As fantastic as the destruction sequence is, Earthquake is not a film without a few flaws, mostly from a character standpoint. Unbelievable is Heston playing Greene’s son in law and Gardner being assumed to be young enough to be his daughter- they appear to be around the same age. A strange character, Jody, a store clerk, suddenly dresses as a soldier, wearing a wig, following the destruction and, assumed to be gay by thugs, is teased, which prompts him to shoot them with a machine gun. He subsequently becomes obsessed with and nearly rapes Rosa. The sub-plot seems uneven and very unnecessary.

With spectacular special effects, Earthquake is a must see disaster film with a slightly downcast, hopeless tone. It does its job well- it entertains, thrills, and features an all star cast of former Hollywood elite and a few rising stars. A fun time will be had.

Daisy Miller-1974

Daisy Miller-1974

Director-Peter Bogdanovich

Starring-Cybill Shepard, Cloris Leachman 

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Reviewed March 6, 2016

Grade: B

Daisy Miller is a largely forgotten 1974 film based on a Henry James novella of the same name, directed by Peter Bogdanovich and starring then-girlfriend Cybil Sheperd in the title role. I admire the film in certain aspects, but ultimately rank the film as good, but not spectacular. I pondered the film afterwards and had a feeling that there was something missing from it.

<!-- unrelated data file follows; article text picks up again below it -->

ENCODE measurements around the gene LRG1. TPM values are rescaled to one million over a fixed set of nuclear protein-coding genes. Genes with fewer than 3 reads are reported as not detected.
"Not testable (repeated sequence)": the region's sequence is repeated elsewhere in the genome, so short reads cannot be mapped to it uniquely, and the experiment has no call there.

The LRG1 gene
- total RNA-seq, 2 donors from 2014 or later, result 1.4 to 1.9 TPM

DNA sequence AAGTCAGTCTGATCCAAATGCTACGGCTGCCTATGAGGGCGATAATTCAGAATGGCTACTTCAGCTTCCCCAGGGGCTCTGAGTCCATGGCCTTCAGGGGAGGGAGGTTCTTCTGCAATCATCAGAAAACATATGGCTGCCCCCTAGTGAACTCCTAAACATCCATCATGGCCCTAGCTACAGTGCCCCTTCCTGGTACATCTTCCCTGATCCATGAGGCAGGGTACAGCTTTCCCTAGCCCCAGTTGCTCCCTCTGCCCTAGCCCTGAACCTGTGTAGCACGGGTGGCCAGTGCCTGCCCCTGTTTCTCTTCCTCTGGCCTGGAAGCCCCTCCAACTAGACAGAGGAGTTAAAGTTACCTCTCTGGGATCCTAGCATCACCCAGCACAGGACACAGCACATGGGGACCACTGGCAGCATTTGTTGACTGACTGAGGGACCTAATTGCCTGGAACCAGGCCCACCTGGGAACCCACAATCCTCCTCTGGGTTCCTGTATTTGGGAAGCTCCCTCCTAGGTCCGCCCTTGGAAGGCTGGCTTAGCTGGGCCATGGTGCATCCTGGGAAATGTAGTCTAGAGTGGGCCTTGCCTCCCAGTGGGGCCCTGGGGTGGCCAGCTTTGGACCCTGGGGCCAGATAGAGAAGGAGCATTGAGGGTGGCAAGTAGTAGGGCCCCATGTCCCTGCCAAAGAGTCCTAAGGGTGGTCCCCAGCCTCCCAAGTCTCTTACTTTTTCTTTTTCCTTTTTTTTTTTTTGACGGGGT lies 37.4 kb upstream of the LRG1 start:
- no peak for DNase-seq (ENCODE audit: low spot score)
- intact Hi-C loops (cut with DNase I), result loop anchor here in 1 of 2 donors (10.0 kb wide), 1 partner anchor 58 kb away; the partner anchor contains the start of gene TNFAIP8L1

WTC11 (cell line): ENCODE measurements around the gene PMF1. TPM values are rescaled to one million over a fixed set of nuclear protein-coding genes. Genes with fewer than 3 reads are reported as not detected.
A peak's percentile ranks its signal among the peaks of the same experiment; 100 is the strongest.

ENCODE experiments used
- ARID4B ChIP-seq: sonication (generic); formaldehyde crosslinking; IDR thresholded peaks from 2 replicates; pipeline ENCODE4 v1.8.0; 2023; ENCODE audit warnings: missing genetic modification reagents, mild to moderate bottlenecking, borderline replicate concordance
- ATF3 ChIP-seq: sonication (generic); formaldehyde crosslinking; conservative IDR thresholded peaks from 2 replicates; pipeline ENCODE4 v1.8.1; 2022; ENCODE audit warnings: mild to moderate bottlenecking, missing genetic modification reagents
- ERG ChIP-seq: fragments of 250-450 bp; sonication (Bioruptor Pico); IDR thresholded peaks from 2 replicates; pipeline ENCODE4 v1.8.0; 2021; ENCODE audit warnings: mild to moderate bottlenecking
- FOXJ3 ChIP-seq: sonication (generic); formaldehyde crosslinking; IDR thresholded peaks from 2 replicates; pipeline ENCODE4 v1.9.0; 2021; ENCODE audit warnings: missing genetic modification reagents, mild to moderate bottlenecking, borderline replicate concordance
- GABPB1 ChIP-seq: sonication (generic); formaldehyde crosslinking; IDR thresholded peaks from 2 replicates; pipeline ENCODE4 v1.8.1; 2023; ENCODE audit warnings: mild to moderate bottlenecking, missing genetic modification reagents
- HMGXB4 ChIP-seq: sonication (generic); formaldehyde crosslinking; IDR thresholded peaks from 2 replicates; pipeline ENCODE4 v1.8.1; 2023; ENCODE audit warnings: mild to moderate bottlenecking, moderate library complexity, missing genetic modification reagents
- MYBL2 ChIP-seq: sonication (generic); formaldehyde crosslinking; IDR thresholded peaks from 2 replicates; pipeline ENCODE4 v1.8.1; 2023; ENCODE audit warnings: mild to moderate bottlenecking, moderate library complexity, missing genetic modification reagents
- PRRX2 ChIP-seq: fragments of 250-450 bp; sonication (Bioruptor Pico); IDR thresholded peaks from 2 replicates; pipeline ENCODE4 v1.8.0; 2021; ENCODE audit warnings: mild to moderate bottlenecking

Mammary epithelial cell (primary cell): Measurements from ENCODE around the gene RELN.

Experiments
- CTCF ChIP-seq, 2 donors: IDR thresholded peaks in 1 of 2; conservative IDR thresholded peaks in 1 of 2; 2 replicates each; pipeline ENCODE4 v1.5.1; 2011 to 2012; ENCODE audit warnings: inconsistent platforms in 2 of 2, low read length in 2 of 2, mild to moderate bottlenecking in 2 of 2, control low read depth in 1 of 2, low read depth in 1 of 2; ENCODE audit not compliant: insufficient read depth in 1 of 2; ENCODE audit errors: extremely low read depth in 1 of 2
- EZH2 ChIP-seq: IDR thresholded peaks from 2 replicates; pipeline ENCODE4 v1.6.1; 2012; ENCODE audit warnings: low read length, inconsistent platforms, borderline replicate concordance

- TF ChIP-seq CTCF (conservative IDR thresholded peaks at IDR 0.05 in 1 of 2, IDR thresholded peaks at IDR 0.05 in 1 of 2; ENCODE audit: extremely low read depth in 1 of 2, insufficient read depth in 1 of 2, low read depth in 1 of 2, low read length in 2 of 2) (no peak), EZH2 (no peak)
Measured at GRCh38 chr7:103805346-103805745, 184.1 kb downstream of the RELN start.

The story, set in the late 1800’s, tells of a wealthy upstate New York family, led by the naïve Daisy Miller (Sheperd), visiting Europe in the hopes of becoming more cultured and worldly, but instead, are largely met with defiance and snobbery from European sophisticates. Daisy attempts to find love with her numerous potential suitors. The film is largely shot in Switzerland and Italy.

The romantic story between Daisy and upper class Frederick Winterbourne is the focal point. Daisy, a chatterbox and flirtatious, captures Winterbourne’s fancy and he gradually woos her, but is conflicted by social norms and her innocent involvement with other men, most notably dashing Italian Giovanelli. This leads to conflict. I noticed some chemistry between Daisy and Winterbourne.

Bogdanovich, who only directed a handful of films, including the masterpiece The Last Picture Show, uses a number of great actors in both films. In addition to Sheperd, Cloris Leachman and Eileen Brennan appear in supporting roles. Leachman as Daisy’s equally chatty and naïve mother, and Brennan as the vicious socialite Mrs. Parker. Brennan, in particular shines. Outstanding at playing snobs and unique character roles, this was right up Brennan’s alley and she almost steals the show.

I adored the cinematography and the costumes featured in the production and thought both the films main strengths. The clothing that the characters were dressed in are both gorgeous and believable for the time period. The backdrop during the hotel garden scene is exquisite and picturesque as the lake, sky, and mountain are all in full view adding a unique viewing experience.